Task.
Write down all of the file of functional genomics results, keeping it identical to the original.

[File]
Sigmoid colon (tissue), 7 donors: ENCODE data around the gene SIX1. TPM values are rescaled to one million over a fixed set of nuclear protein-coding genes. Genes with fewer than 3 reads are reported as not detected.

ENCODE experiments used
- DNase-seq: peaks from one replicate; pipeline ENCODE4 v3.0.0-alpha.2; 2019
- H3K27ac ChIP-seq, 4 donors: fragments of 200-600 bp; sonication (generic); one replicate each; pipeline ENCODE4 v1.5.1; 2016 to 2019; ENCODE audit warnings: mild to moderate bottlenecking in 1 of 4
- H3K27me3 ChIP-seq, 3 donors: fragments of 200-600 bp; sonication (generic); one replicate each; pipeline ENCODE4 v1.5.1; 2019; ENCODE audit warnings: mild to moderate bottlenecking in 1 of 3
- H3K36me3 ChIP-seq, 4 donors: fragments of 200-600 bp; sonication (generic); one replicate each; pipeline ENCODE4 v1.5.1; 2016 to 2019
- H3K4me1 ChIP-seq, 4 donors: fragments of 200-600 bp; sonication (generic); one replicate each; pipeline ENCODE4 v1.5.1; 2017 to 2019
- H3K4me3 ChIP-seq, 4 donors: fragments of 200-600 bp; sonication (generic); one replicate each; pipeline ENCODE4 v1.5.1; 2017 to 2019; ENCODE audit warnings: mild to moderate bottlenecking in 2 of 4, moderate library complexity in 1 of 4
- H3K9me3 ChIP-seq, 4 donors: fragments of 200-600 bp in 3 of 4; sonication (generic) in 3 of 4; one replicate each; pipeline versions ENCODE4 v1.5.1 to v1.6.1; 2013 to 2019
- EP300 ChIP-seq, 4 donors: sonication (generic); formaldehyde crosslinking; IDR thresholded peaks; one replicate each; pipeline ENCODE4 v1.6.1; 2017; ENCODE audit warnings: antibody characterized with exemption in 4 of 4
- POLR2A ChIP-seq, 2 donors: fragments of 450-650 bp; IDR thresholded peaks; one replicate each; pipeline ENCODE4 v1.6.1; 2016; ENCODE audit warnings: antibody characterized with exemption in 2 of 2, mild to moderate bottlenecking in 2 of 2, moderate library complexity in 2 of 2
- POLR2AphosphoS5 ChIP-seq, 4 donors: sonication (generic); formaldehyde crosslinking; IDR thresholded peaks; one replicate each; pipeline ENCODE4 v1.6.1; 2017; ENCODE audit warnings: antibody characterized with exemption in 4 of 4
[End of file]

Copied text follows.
Sigmoid colon (tissue), 7 donors: ENCODE data around the gene SIX1. TPM values are rescaled to one million over a fixed set of nuclear protein-coding genes. Genes with fewer than 3 reads are reported as not detected.

ENCODE experiments used
- DNase-seq: peaks from one replicate; pipeline ENCODE4 v3.0.0-alpha.2; 2019
- H3K27ac ChIP-seq, 4 donors: fragments of 200-600 bp; sonication (generic); one replicate each; pipeline ENCODE4 v1.5.1; 2016 to 2019; ENCODE audit warnings: mild to moderate bottlenecking in 1 of 4
- H3K27me3 ChIP-seq, 3 donors: fragments of 200-600 bp; sonication (generic); one replicate each; pipeline ENCODE4 v1.5.1; 2019; ENCODE audit warnings: mild to moderate bottlenecking in 1 of 3
- H3K36me3 ChIP-seq, 4 donors: fragments of 200-600 bp; sonication (generic); one replicate each; pipeline ENCODE4 v1.5.1; 2016 to 2019
- H3K4me1 ChIP-seq, 4 donors: fragments of 200-600 bp; sonication (generic); one replicate each; pipeline ENCODE4 v1.5.1; 2017 to 2019
- H3K4me3 ChIP-seq, 4 donors: fragments of 200-600 bp; sonication (generic); one replicate each; pipeline ENCODE4 v1.5.1; 2017 to 2019; ENCODE audit warnings: mild to moderate bottlenecking in 2 of 4, moderate library complexity in 1 of 4
- H3K9me3 ChIP-seq, 4 donors: fragments of 200-600 bp in 3 of 4; sonication (generic) in 3 of 4; one replicate each; pipeline versions ENCODE4 v1.5.1 to v1.6.1; 2013 to 2019
- EP300 ChIP-seq, 4 donors: sonication (generic); formaldehyde crosslinking; IDR thresholded peaks; one replicate each; pipeline ENCODE4 v1.6.1; 2017; ENCODE audit warnings: antibody characterized with exemption in 4 of 4
- POLR2A ChIP-seq, 2 donors: fragments of 450-650 bp; IDR thresholded peaks; one replicate each; pipeline ENCODE4 v1.6.1; 2016; ENCODE audit warnings: antibody characterized with exemption in 2 of 2, mild to moderate bottlenecking in 2 of 2, moderate library complexity in 2 of 2
- POLR2AphosphoS5 ChIP-seq, 4 donors: sonication (generic); formaldehyde crosslinking; IDR thresholded peaks; one replicate each; pipeline ENCODE4 v1.6.1; 2017; ENCODE audit warnings: antibody characterized with exemption in 4 of 4